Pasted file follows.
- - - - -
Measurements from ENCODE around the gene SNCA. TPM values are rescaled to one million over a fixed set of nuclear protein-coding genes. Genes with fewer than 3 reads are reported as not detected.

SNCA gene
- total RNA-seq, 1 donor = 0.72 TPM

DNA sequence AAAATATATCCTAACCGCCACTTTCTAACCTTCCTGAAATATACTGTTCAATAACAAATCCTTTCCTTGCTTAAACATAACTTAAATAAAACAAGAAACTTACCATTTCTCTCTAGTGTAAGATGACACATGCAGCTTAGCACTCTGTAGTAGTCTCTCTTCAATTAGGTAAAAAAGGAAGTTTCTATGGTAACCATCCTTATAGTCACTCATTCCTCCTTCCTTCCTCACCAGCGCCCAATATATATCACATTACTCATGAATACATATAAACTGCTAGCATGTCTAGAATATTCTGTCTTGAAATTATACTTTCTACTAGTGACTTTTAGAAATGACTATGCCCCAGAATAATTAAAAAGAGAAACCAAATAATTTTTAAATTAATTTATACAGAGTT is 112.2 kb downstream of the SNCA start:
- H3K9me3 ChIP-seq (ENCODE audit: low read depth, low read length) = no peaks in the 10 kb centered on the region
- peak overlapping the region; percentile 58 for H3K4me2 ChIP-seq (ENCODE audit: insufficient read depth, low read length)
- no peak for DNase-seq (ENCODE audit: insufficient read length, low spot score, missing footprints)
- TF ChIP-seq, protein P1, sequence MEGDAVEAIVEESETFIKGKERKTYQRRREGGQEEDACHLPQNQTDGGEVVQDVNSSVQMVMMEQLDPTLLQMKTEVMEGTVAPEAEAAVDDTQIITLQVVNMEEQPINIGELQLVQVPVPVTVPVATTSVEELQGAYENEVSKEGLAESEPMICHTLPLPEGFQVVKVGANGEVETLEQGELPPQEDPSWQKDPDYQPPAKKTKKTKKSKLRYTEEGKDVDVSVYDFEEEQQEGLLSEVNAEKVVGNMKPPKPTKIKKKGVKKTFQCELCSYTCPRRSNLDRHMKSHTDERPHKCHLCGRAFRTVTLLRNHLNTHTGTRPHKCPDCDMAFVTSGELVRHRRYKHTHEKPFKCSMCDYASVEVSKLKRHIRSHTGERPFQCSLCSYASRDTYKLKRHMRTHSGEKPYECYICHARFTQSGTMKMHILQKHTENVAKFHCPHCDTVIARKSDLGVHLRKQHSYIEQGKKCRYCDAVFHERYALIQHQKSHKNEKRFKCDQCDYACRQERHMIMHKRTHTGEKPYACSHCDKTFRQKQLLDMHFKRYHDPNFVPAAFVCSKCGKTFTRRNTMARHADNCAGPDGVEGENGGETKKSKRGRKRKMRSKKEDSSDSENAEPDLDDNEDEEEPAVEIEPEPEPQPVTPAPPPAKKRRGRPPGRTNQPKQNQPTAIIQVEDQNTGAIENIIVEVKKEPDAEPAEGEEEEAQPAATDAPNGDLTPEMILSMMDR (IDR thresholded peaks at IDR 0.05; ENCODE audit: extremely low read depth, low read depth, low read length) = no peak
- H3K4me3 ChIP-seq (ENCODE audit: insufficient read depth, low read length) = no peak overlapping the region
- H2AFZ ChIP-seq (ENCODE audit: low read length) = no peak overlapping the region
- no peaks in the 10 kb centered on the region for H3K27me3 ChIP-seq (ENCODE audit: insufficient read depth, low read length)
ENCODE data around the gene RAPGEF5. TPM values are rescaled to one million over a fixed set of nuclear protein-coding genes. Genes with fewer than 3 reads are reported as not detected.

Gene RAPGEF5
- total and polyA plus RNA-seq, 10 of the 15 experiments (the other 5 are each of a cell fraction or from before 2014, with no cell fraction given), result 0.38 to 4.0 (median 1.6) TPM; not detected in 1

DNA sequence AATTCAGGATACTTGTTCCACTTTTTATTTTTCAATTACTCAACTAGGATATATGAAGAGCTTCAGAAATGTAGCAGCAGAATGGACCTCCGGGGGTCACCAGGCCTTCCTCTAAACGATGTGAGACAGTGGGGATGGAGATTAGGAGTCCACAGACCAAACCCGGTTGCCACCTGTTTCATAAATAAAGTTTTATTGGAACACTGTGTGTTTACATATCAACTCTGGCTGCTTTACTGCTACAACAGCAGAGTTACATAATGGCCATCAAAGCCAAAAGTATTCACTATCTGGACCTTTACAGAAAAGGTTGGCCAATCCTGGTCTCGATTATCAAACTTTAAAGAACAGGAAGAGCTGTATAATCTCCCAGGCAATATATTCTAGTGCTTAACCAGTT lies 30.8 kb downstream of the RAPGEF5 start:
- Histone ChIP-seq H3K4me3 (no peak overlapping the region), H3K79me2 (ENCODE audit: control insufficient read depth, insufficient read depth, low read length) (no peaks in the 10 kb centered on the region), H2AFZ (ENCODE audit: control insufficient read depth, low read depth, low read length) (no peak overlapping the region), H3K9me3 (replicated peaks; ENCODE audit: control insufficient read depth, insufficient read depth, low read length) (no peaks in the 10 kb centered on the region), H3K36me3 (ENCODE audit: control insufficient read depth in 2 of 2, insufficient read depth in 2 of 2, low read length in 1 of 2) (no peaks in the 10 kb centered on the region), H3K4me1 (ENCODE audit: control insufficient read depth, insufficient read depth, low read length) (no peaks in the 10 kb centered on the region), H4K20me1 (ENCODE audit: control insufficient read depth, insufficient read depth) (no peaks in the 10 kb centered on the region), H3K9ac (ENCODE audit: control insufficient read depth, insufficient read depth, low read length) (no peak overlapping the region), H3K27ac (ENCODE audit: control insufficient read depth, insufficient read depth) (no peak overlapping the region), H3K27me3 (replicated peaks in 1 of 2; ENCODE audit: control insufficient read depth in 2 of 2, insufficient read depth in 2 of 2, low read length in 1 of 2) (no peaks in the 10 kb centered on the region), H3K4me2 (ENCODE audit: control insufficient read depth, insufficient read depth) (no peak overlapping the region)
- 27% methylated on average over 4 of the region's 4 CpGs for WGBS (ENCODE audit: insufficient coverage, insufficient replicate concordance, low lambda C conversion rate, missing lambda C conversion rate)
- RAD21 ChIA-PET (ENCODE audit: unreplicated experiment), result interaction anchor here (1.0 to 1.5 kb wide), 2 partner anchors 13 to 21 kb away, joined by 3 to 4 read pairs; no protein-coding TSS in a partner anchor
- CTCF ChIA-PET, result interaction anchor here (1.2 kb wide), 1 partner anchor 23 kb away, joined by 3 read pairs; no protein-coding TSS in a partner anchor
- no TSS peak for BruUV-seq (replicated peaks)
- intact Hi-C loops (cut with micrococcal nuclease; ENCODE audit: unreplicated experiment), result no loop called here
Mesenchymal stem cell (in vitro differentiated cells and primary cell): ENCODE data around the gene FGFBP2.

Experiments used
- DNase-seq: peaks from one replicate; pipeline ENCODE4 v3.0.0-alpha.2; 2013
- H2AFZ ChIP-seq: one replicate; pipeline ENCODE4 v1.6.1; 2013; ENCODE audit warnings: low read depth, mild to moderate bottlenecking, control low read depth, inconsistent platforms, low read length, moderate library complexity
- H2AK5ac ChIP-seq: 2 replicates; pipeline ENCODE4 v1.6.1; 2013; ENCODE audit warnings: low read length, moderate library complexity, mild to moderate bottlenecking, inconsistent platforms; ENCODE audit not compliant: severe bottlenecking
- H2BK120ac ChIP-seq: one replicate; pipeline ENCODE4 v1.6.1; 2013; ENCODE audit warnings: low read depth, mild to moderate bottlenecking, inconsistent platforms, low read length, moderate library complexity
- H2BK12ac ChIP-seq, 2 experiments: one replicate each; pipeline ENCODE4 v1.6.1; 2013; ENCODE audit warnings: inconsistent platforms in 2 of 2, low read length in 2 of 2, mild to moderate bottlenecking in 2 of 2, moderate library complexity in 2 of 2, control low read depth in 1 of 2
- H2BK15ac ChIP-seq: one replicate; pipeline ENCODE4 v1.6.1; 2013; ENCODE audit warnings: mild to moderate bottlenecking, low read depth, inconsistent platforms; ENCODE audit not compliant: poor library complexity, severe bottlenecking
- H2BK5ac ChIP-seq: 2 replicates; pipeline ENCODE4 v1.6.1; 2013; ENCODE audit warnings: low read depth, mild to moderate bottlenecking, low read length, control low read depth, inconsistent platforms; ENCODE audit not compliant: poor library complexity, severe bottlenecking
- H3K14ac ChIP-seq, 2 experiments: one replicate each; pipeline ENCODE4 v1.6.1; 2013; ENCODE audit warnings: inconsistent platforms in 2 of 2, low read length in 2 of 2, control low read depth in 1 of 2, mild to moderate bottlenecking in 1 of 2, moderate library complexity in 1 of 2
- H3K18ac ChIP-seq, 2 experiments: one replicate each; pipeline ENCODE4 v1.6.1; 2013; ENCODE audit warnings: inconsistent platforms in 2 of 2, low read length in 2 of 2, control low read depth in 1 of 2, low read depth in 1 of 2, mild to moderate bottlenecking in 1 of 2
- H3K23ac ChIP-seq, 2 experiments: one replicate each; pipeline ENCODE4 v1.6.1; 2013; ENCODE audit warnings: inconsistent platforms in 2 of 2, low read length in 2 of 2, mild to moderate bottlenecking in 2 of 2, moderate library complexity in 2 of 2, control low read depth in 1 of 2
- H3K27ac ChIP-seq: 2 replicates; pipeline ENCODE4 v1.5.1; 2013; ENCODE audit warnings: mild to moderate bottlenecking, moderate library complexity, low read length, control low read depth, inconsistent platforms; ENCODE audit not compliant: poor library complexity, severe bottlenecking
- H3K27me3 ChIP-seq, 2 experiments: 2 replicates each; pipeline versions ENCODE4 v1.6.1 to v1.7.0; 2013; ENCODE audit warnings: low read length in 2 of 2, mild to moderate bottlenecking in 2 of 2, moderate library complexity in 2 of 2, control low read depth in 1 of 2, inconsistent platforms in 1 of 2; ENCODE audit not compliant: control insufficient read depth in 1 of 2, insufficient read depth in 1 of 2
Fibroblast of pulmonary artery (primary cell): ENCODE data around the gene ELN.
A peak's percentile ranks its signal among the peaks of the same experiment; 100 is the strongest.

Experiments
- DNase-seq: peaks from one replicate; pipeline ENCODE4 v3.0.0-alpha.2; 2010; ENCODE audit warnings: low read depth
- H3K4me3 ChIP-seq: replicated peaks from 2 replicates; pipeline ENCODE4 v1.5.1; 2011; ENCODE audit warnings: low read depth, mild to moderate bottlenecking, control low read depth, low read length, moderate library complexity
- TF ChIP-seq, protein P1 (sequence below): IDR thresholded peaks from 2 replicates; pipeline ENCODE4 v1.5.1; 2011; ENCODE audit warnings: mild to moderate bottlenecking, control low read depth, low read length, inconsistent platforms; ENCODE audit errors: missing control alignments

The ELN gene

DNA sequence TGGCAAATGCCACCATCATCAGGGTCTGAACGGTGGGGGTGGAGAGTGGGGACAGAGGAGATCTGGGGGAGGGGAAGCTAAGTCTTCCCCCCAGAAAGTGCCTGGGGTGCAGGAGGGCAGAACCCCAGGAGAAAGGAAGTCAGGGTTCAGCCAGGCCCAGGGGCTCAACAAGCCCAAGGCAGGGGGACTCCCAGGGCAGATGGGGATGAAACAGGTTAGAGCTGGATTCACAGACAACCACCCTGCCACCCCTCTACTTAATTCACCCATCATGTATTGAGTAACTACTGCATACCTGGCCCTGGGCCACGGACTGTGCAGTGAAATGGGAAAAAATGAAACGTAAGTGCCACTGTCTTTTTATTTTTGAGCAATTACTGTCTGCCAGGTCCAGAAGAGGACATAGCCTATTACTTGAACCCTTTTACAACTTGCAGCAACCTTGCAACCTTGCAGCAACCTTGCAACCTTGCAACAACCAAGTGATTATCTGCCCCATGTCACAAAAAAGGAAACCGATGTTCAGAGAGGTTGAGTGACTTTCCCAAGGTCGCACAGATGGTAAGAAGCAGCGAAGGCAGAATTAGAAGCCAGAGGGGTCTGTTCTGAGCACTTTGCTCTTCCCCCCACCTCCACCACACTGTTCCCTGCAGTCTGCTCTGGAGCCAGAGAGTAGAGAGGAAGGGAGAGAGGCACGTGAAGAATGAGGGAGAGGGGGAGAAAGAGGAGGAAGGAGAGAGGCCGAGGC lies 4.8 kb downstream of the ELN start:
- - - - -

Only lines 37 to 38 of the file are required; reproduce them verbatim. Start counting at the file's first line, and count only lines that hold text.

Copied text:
A peak's percentile ranks its signal among the peaks of the same experiment; 100 is the strongest.

Experiments